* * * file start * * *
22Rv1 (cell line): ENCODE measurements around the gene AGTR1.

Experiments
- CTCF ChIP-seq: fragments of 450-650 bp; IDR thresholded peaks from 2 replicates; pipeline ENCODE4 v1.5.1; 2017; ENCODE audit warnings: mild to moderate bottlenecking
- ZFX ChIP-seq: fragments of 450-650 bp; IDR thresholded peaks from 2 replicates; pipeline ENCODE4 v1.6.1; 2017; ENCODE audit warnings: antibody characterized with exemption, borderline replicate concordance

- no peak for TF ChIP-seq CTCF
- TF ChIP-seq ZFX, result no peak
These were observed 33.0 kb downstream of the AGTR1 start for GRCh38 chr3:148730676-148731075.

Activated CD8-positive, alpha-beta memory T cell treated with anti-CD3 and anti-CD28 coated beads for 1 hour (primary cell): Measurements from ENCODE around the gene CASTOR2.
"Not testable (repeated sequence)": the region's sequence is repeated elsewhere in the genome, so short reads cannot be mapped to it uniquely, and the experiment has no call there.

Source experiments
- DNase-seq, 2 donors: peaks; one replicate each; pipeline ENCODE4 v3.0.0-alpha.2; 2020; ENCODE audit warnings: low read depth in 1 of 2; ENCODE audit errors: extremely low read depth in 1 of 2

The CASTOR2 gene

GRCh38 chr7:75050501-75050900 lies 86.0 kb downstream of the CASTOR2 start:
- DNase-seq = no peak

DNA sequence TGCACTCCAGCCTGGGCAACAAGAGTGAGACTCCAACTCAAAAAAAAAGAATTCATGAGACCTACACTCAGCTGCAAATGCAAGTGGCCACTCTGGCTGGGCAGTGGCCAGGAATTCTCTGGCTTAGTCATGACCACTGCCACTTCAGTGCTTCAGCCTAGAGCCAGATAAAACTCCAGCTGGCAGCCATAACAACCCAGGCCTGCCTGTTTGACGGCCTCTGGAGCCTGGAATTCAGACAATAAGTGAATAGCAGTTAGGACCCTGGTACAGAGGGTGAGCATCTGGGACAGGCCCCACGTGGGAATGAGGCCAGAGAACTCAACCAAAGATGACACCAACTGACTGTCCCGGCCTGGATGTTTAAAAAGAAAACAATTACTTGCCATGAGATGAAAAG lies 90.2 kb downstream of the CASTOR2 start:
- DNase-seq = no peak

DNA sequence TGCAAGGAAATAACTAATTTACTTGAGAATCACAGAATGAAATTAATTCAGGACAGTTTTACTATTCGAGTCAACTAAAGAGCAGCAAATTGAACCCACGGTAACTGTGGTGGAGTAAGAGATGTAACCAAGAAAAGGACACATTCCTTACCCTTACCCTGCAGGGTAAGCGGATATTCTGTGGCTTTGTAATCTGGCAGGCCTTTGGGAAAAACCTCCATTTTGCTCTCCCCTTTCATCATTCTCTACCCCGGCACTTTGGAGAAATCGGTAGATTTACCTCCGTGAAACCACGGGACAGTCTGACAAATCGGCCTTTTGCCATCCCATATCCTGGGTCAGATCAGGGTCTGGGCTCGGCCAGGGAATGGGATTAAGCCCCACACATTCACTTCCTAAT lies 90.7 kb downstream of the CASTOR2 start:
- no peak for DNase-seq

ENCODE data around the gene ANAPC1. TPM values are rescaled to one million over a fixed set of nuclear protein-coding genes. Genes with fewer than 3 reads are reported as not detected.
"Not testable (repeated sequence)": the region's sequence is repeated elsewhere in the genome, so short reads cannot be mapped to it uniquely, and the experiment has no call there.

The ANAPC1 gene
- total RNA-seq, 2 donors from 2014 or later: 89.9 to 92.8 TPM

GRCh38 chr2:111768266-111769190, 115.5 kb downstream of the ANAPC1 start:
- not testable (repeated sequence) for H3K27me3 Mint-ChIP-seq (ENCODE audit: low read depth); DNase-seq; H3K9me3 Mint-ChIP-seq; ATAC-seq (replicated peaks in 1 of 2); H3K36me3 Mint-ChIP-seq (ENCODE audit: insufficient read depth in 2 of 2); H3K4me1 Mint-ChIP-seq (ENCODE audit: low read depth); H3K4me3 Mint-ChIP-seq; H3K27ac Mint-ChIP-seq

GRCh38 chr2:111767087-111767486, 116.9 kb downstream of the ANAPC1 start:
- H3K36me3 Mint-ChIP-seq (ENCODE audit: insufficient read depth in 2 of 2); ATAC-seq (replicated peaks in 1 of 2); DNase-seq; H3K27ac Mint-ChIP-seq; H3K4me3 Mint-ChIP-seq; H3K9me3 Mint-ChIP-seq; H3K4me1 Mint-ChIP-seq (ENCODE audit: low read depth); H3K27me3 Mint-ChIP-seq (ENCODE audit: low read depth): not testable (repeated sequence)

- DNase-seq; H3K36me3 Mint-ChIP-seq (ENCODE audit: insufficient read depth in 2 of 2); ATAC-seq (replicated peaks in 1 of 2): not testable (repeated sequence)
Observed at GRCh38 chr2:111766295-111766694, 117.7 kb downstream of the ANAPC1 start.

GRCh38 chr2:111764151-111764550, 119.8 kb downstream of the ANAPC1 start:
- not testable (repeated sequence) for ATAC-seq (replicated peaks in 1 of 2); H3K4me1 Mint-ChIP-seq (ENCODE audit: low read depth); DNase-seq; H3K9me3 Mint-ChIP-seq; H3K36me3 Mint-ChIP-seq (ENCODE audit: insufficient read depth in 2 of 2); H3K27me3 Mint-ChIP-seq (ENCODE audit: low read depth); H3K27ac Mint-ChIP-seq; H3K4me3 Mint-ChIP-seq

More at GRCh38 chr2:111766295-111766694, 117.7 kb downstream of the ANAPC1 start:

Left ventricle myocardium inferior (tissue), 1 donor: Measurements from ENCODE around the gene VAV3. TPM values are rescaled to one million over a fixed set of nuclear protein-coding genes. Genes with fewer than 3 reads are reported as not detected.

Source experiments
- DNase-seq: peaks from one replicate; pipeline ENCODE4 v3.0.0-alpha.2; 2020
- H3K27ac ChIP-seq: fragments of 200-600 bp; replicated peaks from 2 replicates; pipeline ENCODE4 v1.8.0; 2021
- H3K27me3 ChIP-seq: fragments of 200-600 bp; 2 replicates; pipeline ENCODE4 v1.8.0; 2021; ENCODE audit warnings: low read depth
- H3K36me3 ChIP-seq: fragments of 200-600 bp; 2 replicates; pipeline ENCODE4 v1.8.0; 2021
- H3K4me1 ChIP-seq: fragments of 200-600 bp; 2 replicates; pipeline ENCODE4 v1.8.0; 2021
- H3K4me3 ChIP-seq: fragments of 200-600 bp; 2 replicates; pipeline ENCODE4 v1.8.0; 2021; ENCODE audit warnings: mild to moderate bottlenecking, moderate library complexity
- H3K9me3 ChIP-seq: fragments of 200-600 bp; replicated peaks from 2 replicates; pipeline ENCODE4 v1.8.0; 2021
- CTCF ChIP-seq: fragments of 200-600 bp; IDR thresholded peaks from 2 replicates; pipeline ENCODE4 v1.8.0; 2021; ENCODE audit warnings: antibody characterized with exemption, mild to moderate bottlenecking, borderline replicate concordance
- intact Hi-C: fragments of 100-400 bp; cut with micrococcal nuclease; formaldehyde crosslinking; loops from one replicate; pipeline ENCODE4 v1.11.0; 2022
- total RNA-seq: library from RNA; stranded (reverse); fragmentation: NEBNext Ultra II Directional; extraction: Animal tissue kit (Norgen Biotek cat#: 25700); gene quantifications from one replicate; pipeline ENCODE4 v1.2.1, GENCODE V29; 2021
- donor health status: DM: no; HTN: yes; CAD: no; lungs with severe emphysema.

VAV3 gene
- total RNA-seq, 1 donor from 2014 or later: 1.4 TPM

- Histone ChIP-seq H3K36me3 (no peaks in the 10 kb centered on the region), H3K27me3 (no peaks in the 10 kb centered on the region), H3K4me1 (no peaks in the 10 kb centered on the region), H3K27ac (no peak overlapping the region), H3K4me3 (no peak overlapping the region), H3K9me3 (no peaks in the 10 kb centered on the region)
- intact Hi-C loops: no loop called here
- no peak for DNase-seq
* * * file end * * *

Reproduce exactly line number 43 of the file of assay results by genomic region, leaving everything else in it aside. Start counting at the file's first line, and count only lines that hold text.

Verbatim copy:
- total RNA-seq: library from RNA; stranded (reverse); fragmentation: NEBNext Ultra II Directional; extraction: Animal tissue kit (Norgen Biotek cat#: 25700); gene quantifications from one replicate; pipeline ENCODE4 v1.2.1, GENCODE V29; 2021